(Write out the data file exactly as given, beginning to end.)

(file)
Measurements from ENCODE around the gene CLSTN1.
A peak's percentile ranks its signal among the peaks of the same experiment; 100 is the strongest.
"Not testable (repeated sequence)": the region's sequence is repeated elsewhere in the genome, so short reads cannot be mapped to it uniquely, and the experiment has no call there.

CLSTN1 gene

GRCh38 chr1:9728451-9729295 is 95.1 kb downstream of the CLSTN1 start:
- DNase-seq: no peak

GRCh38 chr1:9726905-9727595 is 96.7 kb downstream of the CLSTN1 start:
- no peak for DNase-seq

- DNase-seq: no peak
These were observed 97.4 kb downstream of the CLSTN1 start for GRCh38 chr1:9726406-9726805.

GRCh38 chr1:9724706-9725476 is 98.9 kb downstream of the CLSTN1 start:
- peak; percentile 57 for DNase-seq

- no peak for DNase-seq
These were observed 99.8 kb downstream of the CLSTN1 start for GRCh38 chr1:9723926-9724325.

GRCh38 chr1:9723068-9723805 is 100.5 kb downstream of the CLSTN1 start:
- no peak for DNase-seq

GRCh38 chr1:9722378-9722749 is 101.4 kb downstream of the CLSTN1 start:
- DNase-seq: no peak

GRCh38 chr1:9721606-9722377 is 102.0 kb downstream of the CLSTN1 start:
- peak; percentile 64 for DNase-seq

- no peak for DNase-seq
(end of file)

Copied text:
Measurements from ENCODE around the gene CLSTN1.
A peak's percentile ranks its signal among the peaks of the same experiment; 100 is the strongest.
"Not testable (repeated sequence)": the region's sequence is repeated elsewhere in the genome, so short reads cannot be mapped to it uniquely, and the experiment has no call there.

CLSTN1 gene

GRCh38 chr1:9728451-9729295 is 95.1 kb downstream of the CLSTN1 start:
- DNase-seq: no peak

GRCh38 chr1:9726905-9727595 is 96.7 kb downstream of the CLSTN1 start:
- no peak for DNase-seq

- DNase-seq: no peak
These were observed 97.4 kb downstream of the CLSTN1 start for GRCh38 chr1:9726406-9726805.

GRCh38 chr1:9724706-9725476 is 98.9 kb downstream of the CLSTN1 start:
- peak; percentile 57 for DNase-seq

- no peak for DNase-seq
These were observed 99.8 kb downstream of the CLSTN1 start for GRCh38 chr1:9723926-9724325.

GRCh38 chr1:9723068-9723805 is 100.5 kb downstream of the CLSTN1 start:
- no peak for DNase-seq

GRCh38 chr1:9722378-9722749 is 101.4 kb downstream of the CLSTN1 start:
- DNase-seq: no peak

GRCh38 chr1:9721606-9722377 is 102.0 kb downstream of the CLSTN1 start:
- peak; percentile 64 for DNase-seq

- no peak for DNase-seq